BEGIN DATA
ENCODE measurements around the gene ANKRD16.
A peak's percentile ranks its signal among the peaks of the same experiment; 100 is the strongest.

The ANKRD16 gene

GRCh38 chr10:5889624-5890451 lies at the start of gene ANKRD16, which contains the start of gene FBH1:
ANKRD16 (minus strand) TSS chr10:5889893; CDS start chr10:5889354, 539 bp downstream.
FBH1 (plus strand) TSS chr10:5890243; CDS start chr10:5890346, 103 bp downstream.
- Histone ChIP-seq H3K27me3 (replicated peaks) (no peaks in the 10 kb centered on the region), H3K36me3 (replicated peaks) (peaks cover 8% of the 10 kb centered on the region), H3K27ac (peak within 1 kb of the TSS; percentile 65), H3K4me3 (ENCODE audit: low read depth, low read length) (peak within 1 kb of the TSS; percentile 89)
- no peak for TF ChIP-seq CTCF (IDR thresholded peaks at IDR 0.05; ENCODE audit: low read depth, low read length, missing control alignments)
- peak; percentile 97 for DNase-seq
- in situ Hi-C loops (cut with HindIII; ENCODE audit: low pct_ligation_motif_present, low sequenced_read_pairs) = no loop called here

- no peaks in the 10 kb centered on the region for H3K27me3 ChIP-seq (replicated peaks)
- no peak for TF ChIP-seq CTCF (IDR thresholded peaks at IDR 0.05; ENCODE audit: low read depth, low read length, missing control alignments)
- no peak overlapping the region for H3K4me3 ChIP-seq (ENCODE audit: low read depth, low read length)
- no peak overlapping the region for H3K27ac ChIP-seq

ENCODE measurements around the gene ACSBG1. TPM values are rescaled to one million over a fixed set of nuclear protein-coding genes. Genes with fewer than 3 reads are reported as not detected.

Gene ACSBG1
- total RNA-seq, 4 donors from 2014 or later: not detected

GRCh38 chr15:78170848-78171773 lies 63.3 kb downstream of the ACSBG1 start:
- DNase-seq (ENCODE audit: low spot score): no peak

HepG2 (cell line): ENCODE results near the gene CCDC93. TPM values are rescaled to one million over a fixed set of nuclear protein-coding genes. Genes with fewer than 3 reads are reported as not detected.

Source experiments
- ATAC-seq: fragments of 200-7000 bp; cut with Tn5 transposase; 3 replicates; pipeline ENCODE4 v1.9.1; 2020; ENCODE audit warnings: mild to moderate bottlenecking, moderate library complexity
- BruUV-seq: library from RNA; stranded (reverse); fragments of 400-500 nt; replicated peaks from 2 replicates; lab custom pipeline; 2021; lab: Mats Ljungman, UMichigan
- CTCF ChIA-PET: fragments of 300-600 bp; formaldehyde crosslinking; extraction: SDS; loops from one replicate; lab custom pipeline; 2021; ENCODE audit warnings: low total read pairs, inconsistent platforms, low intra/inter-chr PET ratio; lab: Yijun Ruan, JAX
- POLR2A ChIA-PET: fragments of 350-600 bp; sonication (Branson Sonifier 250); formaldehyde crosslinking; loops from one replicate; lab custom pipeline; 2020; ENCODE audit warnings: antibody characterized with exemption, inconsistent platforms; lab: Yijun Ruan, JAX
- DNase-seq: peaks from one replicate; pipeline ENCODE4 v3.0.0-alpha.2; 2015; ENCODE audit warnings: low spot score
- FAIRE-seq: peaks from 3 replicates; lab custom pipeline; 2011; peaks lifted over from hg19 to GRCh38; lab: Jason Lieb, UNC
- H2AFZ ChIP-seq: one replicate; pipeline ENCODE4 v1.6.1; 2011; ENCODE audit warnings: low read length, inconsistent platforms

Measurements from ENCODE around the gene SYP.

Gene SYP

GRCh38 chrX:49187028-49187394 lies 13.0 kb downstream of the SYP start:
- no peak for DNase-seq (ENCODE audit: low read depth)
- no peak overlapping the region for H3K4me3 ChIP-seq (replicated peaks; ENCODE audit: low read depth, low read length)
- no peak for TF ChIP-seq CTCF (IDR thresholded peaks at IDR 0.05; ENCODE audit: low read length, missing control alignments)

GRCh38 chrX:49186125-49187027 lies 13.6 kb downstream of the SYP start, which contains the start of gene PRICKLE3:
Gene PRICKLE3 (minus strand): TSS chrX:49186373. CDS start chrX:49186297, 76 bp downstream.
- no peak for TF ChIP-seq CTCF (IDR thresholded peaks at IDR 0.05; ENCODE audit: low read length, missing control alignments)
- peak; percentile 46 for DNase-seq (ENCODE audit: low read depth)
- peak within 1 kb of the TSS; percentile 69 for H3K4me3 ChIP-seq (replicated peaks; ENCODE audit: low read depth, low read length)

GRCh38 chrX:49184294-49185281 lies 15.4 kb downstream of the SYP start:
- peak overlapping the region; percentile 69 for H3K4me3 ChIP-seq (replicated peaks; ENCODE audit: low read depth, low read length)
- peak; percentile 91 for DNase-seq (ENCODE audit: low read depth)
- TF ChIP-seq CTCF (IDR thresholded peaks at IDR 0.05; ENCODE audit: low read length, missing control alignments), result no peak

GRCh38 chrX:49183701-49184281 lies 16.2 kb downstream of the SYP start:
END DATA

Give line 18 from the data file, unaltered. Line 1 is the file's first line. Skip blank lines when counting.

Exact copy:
GRCh38 chr15:78170848-78171773 lies 63.3 kb downstream of the ACSBG1 start: